Stand firm on commitment to cautious approach or risk repeat of past mistakes

Dr Layla McCay, NHS Confederation director of policy, responds ahead of the Prime Minister’s announcement on ‘road map’ out of lockdown.

21 February 2021

Ahead of the Prime Minister’s announcement on a ‘road map’ out of lockdown, and in response to today’s pledge that all adults in the UK will be offered their first dose of a coronavirus vaccine by the end of July, Dr Layla McCay, director of policy at the NHS Confederation, said:

“We would urge the Government to stand firm on its commitment to taking a cautious approach to easing the national lockdown.  Any further wave of COVID-19 cases of the magnitude the NHS has experienced over the past year would be unforgiveable, and we cannot risk a repeat of past mistakes.

 “We all know how important it is to get children back to school and our members share the public’s concerns about the impact prolonged social restrictions will have on children and young people’s mental health, well-being and education. 

 “However, although infection rates are coming down, they are still high and similar to levels we saw towards the end of the second lockdown in November, so we must stick to a slow and steady easing of the current restrictions, guided by the data and the advice of both scientists and NHS leaders. We must not go too far or too fast.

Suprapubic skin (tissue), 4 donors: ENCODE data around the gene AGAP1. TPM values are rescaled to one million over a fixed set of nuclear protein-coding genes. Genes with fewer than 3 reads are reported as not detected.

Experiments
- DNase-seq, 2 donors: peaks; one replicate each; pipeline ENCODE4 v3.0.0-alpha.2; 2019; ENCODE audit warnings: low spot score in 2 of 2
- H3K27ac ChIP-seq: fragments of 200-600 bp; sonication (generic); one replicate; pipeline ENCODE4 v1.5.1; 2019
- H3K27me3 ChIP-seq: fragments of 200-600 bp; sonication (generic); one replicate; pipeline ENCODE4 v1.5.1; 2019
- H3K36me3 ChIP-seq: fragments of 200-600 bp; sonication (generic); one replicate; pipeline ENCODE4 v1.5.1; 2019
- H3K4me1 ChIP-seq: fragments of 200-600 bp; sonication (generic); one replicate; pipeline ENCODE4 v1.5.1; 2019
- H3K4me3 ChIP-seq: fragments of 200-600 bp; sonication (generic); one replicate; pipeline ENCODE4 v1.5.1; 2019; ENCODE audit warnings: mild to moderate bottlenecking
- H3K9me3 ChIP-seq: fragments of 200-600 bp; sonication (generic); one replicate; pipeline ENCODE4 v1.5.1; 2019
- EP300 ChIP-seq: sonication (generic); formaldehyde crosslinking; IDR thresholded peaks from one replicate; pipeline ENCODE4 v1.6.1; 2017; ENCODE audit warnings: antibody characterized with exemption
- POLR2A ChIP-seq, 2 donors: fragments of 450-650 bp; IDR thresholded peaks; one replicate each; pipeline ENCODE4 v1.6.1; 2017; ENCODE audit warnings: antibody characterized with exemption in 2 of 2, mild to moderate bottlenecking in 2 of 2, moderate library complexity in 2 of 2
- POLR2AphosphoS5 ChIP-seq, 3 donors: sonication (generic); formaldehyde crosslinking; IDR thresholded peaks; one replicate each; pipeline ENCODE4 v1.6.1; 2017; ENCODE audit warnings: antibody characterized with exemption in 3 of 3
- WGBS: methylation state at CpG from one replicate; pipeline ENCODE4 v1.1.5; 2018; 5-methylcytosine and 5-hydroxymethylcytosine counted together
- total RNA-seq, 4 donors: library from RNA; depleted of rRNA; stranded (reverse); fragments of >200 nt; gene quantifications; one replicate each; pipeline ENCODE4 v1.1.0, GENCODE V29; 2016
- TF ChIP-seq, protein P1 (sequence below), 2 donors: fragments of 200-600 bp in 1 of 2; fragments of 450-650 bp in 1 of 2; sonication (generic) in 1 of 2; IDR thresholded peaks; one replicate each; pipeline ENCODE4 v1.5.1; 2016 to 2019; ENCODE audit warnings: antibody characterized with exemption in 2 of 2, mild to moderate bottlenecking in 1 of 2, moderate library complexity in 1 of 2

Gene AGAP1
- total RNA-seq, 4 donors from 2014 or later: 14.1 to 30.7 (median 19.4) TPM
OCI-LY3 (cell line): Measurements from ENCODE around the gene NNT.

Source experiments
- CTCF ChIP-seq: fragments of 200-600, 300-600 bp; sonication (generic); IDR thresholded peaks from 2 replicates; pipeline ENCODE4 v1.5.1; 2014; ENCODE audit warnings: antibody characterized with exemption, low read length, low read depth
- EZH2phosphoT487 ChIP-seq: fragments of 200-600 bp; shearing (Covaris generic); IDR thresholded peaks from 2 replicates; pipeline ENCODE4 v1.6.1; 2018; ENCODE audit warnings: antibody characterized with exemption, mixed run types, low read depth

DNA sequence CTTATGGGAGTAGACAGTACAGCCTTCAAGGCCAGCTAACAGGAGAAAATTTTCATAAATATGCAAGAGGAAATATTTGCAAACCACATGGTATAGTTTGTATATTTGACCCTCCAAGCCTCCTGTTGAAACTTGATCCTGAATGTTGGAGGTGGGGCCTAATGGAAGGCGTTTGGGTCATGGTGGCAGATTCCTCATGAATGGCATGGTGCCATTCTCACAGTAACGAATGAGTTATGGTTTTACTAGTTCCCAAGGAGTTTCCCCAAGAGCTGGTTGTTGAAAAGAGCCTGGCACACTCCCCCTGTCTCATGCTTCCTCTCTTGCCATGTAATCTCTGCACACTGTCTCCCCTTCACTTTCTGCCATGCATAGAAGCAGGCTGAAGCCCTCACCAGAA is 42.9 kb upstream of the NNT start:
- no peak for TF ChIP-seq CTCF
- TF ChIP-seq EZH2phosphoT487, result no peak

“Future measures need to be communicated simply and clearly so the public understand the rules and know how to follow them easily.

 “Our NHS staff have done a fantastic job over the last two months to roll out the vaccination programme at an unprecedented pace so that 1 in 3 adults have now been vaccinated.

 “All our members, including across primary care, are now working hard to vaccinate those next in line.  However, we are faced with the triple challenge of vaccinating all adults by July whilst also administering second doses; tackling the treatment backlog and restoring NHS services; and continuing to care for significant numbers of people with COVID-19 both in hospital and in the community alongside those needing care for other reasons. A fourth wave of COVID-19 on top of these demands would be immensely damaging.”